Multinational corporations have pushing hard over the last year for a repatriation tax holiday that would allow them to bring foreign profits back to the U.S. at a very low tax rate. They argue that such a giveaway would be a boon to the economy because those accrued profits -- over $1 trillion -- are now "trapped" overseas and can't be used for productive purposes here in the United States.
But new data released this week by the Senate Permanent Subcommittee on Investigations, chaired by Carl Levin, finds these funds aren't really so trapped after all. According to a press release from the committee:
Earlier this year, a survey was sent to 27 U.S. multinational corporations and found they held more than half a trillion dollars in tax-deferred foreign earnings at the end of FY2010. The survey also found that 46% of those foreign earnings – almost $250 billion – was maintained in U.S. bank accounts or invested in U.S. assets such as U.S. Treasuries, U.S. stocks other than their own, U.S. bonds, or U.S. mutual funds.
The survey also found that corporations varied widely in the extent to which they placed foreign earnings in U.S. assets. Nine of the 27 companies, or one-third, including Apple, Cisco, Google, and Microsoft, held between 75 and 100% of their tax-deferred foreign earnings in U.S. assets. Eleven corporations invested 25% or less of their tax-deferred foreign earnings in U.S. assets. This survey information is the first to provide data showing the amount of tax-deferred offshore corporate earnings that are maintained in the United States.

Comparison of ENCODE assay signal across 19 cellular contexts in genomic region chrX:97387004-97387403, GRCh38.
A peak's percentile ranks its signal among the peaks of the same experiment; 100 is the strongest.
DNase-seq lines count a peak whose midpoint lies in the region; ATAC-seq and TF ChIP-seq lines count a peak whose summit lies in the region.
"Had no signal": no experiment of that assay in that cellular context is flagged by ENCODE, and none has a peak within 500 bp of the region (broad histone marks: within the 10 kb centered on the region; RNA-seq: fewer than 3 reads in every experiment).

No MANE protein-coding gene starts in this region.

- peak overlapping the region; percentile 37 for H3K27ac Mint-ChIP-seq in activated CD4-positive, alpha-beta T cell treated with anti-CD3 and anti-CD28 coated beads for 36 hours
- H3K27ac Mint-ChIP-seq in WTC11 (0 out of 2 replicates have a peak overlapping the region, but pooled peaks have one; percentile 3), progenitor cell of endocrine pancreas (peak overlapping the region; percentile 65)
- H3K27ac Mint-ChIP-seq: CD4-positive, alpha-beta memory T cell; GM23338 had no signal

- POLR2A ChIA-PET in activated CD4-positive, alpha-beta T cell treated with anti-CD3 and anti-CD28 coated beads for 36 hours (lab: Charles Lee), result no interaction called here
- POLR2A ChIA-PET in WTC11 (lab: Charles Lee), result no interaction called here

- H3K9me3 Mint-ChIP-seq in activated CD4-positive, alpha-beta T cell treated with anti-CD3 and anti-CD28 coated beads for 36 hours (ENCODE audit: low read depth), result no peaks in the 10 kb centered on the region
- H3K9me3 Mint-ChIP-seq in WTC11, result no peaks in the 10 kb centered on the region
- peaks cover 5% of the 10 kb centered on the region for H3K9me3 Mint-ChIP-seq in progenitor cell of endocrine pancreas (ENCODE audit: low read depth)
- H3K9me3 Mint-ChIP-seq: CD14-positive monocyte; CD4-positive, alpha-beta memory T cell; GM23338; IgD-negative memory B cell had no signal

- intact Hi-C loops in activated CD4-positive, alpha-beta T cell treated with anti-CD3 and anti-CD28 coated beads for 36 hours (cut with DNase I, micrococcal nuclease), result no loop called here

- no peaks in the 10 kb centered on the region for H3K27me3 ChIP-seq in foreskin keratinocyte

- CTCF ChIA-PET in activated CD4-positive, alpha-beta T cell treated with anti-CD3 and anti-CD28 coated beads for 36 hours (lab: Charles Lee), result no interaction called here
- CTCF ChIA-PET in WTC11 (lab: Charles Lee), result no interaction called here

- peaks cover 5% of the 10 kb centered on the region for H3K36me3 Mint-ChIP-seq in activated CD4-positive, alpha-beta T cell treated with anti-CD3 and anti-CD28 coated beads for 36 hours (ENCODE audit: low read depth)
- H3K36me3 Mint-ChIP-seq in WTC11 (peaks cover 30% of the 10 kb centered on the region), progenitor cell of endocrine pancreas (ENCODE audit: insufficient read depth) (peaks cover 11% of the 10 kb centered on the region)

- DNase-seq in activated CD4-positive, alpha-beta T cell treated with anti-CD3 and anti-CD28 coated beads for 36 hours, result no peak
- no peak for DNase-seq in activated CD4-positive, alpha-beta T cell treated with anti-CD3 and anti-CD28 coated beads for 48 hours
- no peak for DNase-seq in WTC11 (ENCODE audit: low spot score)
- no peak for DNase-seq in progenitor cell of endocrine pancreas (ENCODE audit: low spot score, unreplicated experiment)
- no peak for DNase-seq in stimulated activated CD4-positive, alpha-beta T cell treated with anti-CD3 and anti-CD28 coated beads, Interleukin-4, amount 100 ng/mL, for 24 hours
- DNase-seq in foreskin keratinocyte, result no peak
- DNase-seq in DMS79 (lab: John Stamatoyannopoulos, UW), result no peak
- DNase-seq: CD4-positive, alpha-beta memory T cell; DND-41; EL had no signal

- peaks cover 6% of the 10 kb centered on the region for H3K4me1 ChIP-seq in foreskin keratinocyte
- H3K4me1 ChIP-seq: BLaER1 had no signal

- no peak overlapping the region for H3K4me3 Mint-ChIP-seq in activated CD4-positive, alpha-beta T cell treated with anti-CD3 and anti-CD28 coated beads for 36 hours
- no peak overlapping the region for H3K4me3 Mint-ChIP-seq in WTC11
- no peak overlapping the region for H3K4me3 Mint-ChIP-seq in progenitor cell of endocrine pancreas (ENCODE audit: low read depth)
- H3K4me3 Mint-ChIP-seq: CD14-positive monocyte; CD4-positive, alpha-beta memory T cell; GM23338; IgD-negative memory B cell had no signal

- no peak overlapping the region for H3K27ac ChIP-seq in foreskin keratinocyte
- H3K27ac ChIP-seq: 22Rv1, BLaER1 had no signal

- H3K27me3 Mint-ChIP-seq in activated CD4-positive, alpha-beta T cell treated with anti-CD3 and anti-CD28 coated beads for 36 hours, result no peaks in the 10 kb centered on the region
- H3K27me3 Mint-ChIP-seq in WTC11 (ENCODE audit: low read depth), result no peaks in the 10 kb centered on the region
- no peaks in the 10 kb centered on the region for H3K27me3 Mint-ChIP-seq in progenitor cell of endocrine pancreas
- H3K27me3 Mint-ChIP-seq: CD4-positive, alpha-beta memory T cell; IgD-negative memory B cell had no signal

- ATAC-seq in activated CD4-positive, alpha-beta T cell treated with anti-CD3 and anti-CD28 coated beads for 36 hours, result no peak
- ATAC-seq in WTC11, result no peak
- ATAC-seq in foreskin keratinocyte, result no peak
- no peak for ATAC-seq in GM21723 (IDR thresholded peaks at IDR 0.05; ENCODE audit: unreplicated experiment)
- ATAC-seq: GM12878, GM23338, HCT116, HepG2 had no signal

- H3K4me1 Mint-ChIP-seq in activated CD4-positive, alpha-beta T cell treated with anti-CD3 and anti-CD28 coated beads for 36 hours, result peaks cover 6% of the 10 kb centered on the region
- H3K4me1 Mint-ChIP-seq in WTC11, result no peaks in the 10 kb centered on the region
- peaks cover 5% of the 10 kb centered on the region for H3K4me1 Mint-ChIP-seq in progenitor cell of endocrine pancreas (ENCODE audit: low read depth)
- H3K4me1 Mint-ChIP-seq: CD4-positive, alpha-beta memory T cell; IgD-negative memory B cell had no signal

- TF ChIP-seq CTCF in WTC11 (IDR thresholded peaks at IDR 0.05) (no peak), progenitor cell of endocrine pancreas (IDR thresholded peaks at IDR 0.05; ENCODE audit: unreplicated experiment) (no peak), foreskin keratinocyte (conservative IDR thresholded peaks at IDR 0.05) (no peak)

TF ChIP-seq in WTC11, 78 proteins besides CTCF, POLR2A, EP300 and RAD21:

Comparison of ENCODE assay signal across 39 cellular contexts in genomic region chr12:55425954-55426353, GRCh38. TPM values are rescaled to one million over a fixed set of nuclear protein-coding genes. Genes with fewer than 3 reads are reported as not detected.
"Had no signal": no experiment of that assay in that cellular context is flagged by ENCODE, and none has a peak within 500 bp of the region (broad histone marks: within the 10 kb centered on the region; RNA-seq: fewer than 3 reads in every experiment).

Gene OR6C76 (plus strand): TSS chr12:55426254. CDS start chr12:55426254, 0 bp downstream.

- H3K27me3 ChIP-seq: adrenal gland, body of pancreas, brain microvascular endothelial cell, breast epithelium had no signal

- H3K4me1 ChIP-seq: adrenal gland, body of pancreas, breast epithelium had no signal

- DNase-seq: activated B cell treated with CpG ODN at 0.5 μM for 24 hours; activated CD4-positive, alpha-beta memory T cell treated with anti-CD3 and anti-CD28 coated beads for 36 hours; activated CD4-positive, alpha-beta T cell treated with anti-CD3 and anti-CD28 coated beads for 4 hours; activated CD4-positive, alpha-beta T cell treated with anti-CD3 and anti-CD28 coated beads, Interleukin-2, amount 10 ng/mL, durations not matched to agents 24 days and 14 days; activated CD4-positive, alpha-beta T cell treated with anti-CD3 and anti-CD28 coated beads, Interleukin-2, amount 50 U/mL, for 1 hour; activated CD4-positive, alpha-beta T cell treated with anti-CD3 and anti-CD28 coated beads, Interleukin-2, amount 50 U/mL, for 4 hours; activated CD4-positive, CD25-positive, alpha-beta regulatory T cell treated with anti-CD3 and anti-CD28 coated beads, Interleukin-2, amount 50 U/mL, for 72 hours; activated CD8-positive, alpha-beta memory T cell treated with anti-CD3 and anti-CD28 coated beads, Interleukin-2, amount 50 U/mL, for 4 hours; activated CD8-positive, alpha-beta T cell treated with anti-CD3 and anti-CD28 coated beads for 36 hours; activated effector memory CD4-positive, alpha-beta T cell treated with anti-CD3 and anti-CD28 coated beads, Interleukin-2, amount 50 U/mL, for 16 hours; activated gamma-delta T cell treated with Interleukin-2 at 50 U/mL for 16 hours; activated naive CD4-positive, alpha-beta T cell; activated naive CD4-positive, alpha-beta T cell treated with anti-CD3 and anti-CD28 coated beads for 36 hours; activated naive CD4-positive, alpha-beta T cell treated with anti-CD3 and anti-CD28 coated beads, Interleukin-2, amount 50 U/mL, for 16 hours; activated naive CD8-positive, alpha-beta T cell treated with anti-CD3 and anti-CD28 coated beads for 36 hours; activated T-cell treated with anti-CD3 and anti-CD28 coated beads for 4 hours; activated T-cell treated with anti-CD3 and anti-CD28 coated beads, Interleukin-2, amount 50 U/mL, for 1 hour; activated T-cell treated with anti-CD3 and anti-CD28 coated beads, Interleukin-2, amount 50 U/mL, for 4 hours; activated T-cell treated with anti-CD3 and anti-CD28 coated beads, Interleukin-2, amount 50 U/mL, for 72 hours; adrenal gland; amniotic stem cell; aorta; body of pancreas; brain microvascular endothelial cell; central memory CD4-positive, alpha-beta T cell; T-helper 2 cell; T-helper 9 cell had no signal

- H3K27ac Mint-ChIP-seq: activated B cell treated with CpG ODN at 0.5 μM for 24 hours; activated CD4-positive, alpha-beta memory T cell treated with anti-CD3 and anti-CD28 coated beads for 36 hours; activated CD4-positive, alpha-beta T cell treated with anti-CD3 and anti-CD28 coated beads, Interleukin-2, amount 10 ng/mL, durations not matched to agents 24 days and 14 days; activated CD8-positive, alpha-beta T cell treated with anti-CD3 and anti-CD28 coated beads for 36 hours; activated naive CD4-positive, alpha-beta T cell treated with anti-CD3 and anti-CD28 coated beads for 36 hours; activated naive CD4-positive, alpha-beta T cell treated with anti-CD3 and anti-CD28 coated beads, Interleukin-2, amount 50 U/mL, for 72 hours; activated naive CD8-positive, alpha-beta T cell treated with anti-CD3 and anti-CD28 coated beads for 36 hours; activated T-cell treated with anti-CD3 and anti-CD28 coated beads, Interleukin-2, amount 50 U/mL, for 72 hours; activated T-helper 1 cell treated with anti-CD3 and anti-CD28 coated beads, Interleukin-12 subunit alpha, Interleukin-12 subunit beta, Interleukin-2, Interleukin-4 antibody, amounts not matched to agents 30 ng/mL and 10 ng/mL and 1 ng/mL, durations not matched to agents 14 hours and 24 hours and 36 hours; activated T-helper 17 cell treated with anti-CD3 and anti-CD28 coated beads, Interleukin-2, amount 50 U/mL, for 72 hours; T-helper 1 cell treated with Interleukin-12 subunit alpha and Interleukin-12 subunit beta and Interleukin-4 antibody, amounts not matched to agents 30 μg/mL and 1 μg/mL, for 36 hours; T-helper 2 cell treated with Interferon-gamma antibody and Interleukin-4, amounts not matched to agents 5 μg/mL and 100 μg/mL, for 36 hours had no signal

When asked why they invested their foreign funds in U.S. assets, several of the surveyed corporations offered explanations centering on the economic strength of the United States compared to the rest of the world. They pointed to the safety and security of the U.S. dollar and other U.S. assets, suppliers who preferred to be paid in U.S. dollars, and the ability of the U.S. currency to maintain its value over time better than other currencies. . . .
Corporations are able to invest their foreign earnings in U.S. assets without treating them as “repatriated” and subject to taxation, because the federal tax code, specifically Section 956(c)(2), already allows U.S. corporations to use foreign funds to make a wide range of U.S. investments without incurring tax liability. If those U.S. investments then produce income, that additional income may be subject to taxation.
That $250 billion of foreign funds are invested in U.S. assets shows U.S. corporations are already well aware of the tax code provision allowing them to return foreign earnings to the United States on a tax-free basis.